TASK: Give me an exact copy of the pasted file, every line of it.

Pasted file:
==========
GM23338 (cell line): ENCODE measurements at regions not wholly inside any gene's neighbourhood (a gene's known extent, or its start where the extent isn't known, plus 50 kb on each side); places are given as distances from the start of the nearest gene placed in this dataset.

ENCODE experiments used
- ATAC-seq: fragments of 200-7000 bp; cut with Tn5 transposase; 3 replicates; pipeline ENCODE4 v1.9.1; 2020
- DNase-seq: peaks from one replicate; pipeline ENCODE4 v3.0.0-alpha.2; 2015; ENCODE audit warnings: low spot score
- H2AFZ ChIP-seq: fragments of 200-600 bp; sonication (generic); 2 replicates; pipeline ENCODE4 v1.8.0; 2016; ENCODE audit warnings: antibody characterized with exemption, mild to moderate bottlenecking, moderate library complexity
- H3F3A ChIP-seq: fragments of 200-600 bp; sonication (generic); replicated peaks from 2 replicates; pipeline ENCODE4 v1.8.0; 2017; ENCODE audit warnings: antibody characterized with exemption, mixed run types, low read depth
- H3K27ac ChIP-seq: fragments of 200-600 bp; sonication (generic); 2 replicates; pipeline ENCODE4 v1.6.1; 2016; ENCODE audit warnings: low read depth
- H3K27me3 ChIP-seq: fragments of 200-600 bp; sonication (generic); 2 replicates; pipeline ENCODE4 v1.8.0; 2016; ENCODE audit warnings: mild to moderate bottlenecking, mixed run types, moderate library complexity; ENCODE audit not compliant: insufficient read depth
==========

GM23338 (cell line): ENCODE measurements at regions not wholly inside any gene's neighbourhood (a gene's known extent, or its start where the extent isn't known, plus 50 kb on each side); places are given as distances from the start of the nearest gene placed in this dataset.

ENCODE experiments used
- ATAC-seq: fragments of 200-7000 bp; cut with Tn5 transposase; 3 replicates; pipeline ENCODE4 v1.9.1; 2020
- DNase-seq: peaks from one replicate; pipeline ENCODE4 v3.0.0-alpha.2; 2015; ENCODE audit warnings: low spot score
- H2AFZ ChIP-seq: fragments of 200-600 bp; sonication (generic); 2 replicates; pipeline ENCODE4 v1.8.0; 2016; ENCODE audit warnings: antibody characterized with exemption, mild to moderate bottlenecking, moderate library complexity
- H3F3A ChIP-seq: fragments of 200-600 bp; sonication (generic); replicated peaks from 2 replicates; pipeline ENCODE4 v1.8.0; 2017; ENCODE audit warnings: antibody characterized with exemption, mixed run types, low read depth
- H3K27ac ChIP-seq: fragments of 200-600 bp; sonication (generic); 2 replicates; pipeline ENCODE4 v1.6.1; 2016; ENCODE audit warnings: low read depth
- H3K27me3 ChIP-seq: fragments of 200-600 bp; sonication (generic); 2 replicates; pipeline ENCODE4 v1.8.0; 2016; ENCODE audit warnings: mild to moderate bottlenecking, mixed run types, moderate library complexity; ENCODE audit not compliant: insufficient read depth